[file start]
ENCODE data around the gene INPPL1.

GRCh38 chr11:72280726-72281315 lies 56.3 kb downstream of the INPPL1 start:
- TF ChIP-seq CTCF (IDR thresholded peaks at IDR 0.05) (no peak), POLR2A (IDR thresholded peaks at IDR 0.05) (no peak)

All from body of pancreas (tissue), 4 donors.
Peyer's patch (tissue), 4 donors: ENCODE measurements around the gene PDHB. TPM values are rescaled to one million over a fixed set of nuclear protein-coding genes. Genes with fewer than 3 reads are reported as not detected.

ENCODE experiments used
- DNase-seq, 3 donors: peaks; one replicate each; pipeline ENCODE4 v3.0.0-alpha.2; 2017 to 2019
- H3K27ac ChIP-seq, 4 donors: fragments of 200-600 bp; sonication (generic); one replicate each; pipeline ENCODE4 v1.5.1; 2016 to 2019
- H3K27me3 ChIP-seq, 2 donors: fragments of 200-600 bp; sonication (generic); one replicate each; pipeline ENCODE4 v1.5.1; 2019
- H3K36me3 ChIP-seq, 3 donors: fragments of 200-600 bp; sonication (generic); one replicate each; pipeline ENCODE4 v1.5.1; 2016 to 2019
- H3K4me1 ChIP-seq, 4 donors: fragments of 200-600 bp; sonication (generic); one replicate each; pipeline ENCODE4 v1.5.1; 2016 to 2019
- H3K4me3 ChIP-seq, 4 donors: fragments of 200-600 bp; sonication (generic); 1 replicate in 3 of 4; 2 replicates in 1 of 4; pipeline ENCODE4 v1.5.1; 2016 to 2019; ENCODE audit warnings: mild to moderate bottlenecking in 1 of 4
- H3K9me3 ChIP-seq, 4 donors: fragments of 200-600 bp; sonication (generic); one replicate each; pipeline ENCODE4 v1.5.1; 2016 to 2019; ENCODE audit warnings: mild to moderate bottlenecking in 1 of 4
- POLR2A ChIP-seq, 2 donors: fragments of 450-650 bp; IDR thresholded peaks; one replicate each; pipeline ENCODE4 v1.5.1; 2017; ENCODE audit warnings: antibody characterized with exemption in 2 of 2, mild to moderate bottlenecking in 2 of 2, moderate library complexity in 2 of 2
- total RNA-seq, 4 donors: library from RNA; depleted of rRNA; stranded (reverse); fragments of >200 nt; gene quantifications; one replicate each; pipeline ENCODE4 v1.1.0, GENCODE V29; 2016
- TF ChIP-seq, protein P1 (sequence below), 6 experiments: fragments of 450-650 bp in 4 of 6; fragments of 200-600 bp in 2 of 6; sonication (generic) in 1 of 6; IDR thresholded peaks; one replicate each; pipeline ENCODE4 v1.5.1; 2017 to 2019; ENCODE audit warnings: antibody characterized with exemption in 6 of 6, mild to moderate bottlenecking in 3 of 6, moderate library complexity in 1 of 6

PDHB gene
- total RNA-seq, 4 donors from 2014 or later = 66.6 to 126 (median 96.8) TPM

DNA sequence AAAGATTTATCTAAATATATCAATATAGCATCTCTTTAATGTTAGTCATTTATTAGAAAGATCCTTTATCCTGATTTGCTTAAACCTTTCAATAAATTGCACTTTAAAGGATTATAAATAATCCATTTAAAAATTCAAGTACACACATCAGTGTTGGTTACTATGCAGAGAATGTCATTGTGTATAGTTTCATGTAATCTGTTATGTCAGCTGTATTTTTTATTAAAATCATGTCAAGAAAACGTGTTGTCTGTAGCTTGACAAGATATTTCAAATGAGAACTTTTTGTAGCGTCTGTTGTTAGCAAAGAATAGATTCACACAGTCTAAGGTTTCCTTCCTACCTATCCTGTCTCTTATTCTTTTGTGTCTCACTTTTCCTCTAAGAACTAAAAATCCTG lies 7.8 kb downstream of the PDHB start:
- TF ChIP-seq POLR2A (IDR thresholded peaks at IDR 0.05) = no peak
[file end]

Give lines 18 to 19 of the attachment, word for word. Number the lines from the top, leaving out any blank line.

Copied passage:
- total RNA-seq, 4 donors from 2014 or later = 66.6 to 126 (median 96.8) TPM

DNA sequence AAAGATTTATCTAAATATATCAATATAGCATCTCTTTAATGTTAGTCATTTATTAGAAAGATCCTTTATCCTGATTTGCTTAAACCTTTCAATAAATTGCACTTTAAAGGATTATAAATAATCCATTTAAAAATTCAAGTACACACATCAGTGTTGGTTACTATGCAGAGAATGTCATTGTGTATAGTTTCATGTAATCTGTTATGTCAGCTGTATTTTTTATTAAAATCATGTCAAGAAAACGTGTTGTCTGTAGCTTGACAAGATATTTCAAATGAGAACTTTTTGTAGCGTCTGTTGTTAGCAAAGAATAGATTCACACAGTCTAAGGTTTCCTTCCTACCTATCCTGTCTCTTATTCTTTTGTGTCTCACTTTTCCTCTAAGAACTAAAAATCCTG lies 7.8 kb downstream of the PDHB start: